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My wife and I are going to pull the trigger in NYC in the next coming months.

I'm attending a few SBA classes in my area and whatnot. I consider myself very good with money in general, and I typically budget and track my personal finances using YNAB.

That said, do I need an accountant when first starting out? Can I just set up Quickbooks and do it myself? Or are there some functions that realistically only an experienced accountant can do?

Thanks!

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    There's nothing that only an experienced accountant can do, but there are dozens of things you may not realize you need to/should do. I'd say it depends on the nature of your business, for example, the accounting complexity for a retail storefront with employees is much higher than my one-man photography business. – Hart CO Jun 19 '17 at 4:02
  • This question is a perfect fit for the Accounting site (currently a proposal in Area 51: area51.stackexchange.com/proposals/113560/… ) – Jacob Sep 20 '17 at 1:20
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I am perfectly qualified to not use an accountant. I am a business professor, and my work crosses over into accounting quite a bit. I would certainly find a CPA that is reputable and hire them for advice before starting. I know a physicist who didn't do that and found they ended up with $78,000 in fines.

There are a number of specific things an accountant might provide that Quickbooks will not. First and foremost, they are an outsider's set of eyes. If they are good, they will find a polite way to say "you want to do what?!?!?!" If they are good, they won't fall out of their chair, their jaw won't drop to the floor, and they won't giggle until they get home.

A good accountant has seen around a hundred successful and unsuccessful businesses. They have seen everything you may have thought of. Intelligence is learning from your own mistakes, wisdom is learning from the mistakes of others. Accountants are the repositories of wisdom.

An accountant can point out weaknesses in your plan and help you shore it up. They can provide information about the local market that you may not be aware of. They can assist you with understanding the long run consequences of the legal form that you choose. They can assist you in understanding the trade-offs of different funding models. They can also do tasks that you are not talented at and which will take a lot of time if you do it, and little time if they do it.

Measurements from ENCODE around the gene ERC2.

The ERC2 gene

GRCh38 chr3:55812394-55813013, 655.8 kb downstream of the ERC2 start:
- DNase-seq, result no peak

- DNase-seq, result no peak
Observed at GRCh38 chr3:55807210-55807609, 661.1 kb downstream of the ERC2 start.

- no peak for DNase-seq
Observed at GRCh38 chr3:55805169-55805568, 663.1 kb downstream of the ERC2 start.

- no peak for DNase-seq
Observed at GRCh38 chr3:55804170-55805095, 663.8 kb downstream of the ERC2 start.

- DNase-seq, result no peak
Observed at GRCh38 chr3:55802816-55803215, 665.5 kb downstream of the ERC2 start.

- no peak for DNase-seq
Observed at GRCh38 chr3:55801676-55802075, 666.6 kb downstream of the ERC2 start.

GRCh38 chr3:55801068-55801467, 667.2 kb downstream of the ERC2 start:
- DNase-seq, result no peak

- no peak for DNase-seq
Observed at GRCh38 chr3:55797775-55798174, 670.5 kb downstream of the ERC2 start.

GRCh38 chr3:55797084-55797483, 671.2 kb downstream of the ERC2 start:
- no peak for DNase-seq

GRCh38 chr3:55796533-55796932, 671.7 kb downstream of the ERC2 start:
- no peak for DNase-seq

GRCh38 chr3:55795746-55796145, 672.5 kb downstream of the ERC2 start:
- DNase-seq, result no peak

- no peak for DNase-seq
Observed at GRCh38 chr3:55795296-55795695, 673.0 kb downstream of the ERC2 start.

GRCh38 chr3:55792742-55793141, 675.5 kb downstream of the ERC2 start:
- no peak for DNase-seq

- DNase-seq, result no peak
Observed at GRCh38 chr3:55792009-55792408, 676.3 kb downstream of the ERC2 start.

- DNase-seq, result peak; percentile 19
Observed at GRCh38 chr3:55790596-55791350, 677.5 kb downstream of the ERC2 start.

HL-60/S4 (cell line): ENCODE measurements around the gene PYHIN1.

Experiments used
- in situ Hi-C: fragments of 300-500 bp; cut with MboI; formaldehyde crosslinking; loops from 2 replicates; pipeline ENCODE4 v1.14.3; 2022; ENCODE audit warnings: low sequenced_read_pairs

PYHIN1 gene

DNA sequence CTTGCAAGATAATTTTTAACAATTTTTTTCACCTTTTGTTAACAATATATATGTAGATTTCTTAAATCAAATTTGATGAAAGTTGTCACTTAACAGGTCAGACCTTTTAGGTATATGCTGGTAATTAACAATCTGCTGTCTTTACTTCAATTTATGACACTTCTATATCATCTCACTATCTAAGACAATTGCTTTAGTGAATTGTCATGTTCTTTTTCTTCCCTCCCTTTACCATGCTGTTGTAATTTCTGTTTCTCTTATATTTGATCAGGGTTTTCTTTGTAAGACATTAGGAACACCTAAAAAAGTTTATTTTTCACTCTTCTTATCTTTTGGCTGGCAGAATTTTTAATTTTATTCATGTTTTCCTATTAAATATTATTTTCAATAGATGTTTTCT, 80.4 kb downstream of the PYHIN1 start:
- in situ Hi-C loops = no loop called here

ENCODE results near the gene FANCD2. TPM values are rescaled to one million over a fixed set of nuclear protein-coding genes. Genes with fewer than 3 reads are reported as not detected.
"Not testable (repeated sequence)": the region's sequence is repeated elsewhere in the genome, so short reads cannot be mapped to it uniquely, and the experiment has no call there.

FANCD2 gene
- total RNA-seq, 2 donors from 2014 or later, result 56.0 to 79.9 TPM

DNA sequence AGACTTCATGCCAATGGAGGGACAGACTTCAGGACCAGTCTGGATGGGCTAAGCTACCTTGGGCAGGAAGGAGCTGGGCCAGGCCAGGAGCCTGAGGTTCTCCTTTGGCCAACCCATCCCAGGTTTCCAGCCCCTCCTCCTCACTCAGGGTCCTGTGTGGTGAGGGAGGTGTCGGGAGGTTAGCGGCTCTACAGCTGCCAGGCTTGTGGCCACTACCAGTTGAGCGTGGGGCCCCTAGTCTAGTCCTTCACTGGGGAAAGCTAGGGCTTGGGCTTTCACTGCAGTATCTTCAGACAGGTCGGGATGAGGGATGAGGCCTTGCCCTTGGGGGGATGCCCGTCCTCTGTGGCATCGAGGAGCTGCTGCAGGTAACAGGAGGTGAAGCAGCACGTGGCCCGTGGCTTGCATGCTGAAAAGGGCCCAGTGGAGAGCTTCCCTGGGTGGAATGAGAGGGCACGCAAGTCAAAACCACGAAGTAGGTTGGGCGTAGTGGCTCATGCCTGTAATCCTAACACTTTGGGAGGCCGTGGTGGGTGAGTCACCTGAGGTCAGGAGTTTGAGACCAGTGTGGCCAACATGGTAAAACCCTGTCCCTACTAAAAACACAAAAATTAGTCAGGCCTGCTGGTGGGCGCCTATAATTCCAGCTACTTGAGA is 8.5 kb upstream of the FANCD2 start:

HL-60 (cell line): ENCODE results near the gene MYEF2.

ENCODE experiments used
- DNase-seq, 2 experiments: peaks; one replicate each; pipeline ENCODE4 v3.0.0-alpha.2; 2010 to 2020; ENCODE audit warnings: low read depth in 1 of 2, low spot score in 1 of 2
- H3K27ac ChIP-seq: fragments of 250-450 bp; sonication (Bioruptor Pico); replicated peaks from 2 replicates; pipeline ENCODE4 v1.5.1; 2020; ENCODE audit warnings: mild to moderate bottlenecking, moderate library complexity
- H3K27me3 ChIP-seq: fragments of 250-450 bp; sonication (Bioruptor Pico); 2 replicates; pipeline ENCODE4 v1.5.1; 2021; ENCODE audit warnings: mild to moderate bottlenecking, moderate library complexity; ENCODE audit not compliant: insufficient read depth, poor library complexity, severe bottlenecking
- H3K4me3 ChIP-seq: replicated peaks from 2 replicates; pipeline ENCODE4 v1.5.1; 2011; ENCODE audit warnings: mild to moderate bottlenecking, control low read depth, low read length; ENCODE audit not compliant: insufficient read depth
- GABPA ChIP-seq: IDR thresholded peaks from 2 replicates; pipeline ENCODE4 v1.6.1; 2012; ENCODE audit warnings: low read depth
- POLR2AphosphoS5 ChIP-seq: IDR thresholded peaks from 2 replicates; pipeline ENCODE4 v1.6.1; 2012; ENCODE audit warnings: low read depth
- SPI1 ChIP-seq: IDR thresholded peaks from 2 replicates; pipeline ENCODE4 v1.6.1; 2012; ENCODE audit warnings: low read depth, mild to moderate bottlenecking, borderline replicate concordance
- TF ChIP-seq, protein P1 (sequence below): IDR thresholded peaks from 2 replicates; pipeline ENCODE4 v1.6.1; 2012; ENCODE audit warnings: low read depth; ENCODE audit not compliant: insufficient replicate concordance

There is a reason that accountants are required to have 160 semester hours to sit for the CPA. They also have to have a few thousand field hours before they can sit for it as well.

There is one thing you may want to keep in mind though. An accountant will often do what you ask them to do, so think about what you want before you visit the accountant. Also, remember to ask the question "is there a question I should have asked but didn't?"

  • Thanks for the detailed write up Dave! I didn't realize an accountant can do all that. Any advice on finding an accountant? Specifically one working with a small business (or is that the majority of accountants?) – Keith Jun 19 '17 at 18:22
  • Other than you want to make sure they are a CPA, the advice I would give is to ask around. For example, some CPA's only do audit. No one is going to refer you to them. I would ask business owners that you know. You are really looking for one that supports small business owners as their primary line of work. Unfortunately, you won't be able to tell from the sign on the door or the Yellow Pages ad if that is what they do. I would look and see what colleges have a small business laboratory or incubator type arrangement and ask the professors who work there for referrals. – Dave Harris Jun 19 '17 at 21:17
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It never hurts to get professional help when you're starting something new. It would be best to do it right the first time with the help of an accountant because tax laws and business structures can become complex. According to Xero, here are some reasons why you should hire an accountant when starting a small business:

  1. You’ll need advice when you write a business plan.
  2. You’ll need advice about your company’s legal structure
  3. You’ll need an accountant to help with the finances
  4. Hire an accountant when you're ready to delegate

Congrats on starting your own business, it's no small feat. Although Quickbooks definitely can make your life easier, having a CPA to help out along the way wouldn't hurt so that you can learn about the accounting side of a business.

  • Thanks for the insight Michael! It seems using an accountant from the start is the best way – Keith Jun 19 '17 at 18:16

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